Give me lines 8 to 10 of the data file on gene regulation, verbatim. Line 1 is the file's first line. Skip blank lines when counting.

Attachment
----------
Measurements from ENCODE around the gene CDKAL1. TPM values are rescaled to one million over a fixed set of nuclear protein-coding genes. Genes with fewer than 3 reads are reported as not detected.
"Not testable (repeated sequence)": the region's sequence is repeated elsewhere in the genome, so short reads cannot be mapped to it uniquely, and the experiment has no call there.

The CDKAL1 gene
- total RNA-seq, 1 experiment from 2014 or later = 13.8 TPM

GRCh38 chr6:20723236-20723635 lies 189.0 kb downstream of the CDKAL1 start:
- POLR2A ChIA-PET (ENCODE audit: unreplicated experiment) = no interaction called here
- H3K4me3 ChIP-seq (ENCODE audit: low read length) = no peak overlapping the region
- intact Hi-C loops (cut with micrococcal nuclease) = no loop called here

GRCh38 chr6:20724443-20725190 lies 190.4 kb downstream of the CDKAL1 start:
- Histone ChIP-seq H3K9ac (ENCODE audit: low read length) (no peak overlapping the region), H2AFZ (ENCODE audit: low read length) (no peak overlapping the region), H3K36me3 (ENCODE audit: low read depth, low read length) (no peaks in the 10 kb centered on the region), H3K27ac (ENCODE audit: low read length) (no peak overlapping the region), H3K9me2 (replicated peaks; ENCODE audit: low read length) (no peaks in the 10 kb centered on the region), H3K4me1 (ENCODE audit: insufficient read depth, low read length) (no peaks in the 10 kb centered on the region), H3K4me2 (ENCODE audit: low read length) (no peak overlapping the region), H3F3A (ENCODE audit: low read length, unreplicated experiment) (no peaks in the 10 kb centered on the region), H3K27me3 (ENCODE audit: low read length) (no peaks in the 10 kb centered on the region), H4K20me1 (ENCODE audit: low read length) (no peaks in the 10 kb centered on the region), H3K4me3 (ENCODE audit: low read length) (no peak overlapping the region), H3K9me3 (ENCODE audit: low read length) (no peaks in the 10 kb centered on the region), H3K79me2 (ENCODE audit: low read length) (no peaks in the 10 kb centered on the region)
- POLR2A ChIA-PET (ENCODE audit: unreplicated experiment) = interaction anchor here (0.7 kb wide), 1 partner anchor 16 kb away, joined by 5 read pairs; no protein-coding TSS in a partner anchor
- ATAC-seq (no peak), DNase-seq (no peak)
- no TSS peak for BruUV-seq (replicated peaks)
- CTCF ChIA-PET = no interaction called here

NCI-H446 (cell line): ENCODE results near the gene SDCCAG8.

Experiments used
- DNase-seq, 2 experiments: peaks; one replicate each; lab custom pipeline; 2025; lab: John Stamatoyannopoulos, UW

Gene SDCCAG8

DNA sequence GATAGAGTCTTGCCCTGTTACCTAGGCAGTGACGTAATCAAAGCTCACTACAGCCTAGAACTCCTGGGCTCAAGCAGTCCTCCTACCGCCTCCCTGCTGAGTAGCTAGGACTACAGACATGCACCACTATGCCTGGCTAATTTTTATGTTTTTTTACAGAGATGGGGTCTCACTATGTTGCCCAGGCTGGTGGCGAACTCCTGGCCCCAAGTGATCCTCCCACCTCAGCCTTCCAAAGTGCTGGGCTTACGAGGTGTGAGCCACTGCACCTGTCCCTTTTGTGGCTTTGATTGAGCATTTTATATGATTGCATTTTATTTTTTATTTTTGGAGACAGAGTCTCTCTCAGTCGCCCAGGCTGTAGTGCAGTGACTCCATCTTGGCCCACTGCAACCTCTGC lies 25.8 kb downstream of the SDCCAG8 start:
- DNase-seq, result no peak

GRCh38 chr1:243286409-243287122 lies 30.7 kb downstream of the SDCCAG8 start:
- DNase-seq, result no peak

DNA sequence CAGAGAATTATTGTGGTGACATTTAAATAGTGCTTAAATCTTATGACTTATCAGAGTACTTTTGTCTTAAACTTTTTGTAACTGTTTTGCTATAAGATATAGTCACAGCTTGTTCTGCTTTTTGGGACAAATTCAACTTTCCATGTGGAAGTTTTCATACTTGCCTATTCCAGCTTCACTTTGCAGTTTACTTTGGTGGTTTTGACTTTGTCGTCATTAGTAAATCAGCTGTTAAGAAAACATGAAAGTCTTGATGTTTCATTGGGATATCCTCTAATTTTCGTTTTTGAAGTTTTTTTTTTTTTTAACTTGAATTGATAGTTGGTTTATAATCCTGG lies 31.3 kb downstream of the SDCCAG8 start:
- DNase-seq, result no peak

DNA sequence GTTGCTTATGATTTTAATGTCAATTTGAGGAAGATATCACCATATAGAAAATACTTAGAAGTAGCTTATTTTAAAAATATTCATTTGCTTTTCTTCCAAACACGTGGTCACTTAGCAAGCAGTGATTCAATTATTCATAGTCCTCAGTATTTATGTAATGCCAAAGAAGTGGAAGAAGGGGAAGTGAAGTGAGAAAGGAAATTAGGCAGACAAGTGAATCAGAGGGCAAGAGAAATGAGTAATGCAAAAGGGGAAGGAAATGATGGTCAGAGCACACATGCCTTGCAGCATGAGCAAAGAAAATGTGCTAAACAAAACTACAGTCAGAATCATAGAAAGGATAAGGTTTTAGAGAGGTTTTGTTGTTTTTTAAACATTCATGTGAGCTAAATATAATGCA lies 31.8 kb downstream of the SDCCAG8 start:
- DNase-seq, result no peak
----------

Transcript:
- intact Hi-C loops (cut with micrococcal nuclease) = no loop called here

GRCh38 chr6:20724443-20725190 lies 190.4 kb downstream of the CDKAL1 start:
- Histone ChIP-seq H3K9ac (ENCODE audit: low read length) (no peak overlapping the region), H2AFZ (ENCODE audit: low read length) (no peak overlapping the region), H3K36me3 (ENCODE audit: low read depth, low read length) (no peaks in the 10 kb centered on the region), H3K27ac (ENCODE audit: low read length) (no peak overlapping the region), H3K9me2 (replicated peaks; ENCODE audit: low read length) (no peaks in the 10 kb centered on the region), H3K4me1 (ENCODE audit: insufficient read depth, low read length) (no peaks in the 10 kb centered on the region), H3K4me2 (ENCODE audit: low read length) (no peak overlapping the region), H3F3A (ENCODE audit: low read length, unreplicated experiment) (no peaks in the 10 kb centered on the region), H3K27me3 (ENCODE audit: low read length) (no peaks in the 10 kb centered on the region), H4K20me1 (ENCODE audit: low read length) (no peaks in the 10 kb centered on the region), H3K4me3 (ENCODE audit: low read length) (no peak overlapping the region), H3K9me3 (ENCODE audit: low read length) (no peaks in the 10 kb centered on the region), H3K79me2 (ENCODE audit: low read length) (no peaks in the 10 kb centered on the region)